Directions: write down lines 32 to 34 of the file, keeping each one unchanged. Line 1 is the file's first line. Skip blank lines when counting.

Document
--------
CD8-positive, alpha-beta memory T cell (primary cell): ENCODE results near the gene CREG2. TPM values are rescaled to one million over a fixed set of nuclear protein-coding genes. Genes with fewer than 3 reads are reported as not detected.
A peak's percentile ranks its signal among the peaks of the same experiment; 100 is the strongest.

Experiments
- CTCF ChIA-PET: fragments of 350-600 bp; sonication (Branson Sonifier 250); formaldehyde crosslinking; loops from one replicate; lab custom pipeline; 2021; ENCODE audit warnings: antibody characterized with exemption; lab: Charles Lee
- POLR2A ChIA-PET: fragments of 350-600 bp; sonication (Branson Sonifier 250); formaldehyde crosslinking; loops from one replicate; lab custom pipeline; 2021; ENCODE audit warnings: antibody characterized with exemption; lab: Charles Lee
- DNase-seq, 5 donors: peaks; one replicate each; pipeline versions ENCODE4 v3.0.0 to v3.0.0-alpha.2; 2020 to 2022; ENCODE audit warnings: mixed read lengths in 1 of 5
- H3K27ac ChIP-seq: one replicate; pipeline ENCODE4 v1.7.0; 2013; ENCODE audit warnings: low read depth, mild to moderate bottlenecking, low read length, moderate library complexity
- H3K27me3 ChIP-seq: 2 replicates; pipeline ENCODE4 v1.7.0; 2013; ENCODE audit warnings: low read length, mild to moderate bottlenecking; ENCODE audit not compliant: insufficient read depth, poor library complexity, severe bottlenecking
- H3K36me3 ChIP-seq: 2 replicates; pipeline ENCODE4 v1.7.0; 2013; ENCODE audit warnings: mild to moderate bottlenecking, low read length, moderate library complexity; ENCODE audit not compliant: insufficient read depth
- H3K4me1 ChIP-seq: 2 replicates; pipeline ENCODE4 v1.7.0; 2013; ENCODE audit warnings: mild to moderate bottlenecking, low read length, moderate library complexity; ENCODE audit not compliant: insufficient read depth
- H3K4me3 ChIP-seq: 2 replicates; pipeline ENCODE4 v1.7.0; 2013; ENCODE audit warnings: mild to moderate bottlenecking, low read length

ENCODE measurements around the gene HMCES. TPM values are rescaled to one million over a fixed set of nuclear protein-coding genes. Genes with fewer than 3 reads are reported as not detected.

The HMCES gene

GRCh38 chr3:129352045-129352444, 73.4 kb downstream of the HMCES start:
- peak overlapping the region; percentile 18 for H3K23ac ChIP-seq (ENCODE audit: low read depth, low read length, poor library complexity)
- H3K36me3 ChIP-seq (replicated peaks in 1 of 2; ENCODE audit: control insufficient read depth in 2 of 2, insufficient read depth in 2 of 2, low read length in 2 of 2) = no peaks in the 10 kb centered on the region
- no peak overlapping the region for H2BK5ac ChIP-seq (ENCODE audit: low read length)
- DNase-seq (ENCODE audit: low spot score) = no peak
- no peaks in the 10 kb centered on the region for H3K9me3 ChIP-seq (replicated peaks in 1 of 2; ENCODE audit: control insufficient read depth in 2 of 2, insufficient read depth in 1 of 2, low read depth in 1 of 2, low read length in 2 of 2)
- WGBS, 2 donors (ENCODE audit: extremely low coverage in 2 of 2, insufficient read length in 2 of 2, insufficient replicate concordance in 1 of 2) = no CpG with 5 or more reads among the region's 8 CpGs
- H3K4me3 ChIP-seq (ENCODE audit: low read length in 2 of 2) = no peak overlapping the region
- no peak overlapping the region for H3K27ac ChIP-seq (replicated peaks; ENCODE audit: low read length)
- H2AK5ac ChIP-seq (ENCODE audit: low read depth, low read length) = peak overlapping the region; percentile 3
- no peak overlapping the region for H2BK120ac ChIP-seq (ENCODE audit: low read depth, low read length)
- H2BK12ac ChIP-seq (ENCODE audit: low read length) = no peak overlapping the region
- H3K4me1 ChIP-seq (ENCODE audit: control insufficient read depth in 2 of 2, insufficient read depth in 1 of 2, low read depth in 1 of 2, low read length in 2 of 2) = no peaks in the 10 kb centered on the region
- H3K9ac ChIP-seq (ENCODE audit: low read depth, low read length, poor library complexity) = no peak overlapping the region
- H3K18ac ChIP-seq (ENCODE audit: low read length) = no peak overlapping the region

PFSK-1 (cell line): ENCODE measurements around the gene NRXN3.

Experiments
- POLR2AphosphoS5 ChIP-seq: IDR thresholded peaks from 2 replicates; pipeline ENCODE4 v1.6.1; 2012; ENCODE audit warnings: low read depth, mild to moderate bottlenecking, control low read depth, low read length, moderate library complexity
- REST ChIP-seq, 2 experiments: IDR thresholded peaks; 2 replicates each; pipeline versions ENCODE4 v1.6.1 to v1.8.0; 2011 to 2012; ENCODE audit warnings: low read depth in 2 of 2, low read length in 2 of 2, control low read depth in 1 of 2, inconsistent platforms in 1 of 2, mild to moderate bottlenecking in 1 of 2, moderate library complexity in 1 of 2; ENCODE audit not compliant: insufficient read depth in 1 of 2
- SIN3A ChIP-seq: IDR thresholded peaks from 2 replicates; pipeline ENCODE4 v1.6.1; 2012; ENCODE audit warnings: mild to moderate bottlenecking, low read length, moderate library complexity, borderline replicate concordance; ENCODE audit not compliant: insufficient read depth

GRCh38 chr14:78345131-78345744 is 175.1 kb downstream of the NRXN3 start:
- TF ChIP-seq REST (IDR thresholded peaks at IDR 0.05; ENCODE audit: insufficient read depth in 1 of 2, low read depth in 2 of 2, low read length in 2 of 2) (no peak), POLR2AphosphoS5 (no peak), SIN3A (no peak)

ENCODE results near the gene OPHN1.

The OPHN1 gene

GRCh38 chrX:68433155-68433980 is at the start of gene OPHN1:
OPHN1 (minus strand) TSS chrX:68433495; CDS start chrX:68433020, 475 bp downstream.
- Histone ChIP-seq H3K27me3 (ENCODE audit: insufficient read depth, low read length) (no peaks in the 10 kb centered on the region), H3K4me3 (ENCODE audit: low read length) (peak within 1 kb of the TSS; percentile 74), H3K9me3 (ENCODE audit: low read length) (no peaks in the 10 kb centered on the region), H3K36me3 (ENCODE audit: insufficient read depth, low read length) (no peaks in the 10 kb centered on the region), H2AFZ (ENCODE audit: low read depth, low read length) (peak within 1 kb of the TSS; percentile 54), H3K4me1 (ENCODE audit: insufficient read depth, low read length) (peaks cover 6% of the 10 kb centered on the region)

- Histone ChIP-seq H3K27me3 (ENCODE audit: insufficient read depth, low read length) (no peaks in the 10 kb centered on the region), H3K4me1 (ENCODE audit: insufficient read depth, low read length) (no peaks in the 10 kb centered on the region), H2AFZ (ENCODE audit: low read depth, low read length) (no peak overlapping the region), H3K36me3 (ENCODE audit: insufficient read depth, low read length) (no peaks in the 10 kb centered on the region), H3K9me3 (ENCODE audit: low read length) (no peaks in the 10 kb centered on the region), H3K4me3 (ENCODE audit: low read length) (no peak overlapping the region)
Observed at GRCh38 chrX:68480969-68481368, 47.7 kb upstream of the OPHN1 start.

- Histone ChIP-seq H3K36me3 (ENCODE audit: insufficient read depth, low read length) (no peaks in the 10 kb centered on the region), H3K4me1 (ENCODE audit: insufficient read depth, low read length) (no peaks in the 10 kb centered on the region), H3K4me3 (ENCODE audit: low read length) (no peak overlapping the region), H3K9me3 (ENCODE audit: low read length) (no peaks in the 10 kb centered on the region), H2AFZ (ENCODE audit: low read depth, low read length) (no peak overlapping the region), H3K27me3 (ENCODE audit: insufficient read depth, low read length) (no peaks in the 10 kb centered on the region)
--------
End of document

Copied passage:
- REST ChIP-seq, 2 experiments: IDR thresholded peaks; 2 replicates each; pipeline versions ENCODE4 v1.6.1 to v1.8.0; 2011 to 2012; ENCODE audit warnings: low read depth in 2 of 2, low read length in 2 of 2, control low read depth in 1 of 2, inconsistent platforms in 1 of 2, mild to moderate bottlenecking in 1 of 2, moderate library complexity in 1 of 2; ENCODE audit not compliant: insufficient read depth in 1 of 2
- SIN3A ChIP-seq: IDR thresholded peaks from 2 replicates; pipeline ENCODE4 v1.6.1; 2012; ENCODE audit warnings: mild to moderate bottlenecking, low read length, moderate library complexity, borderline replicate concordance; ENCODE audit not compliant: insufficient read depth

GRCh38 chr14:78345131-78345744 is 175.1 kb downstream of the NRXN3 start: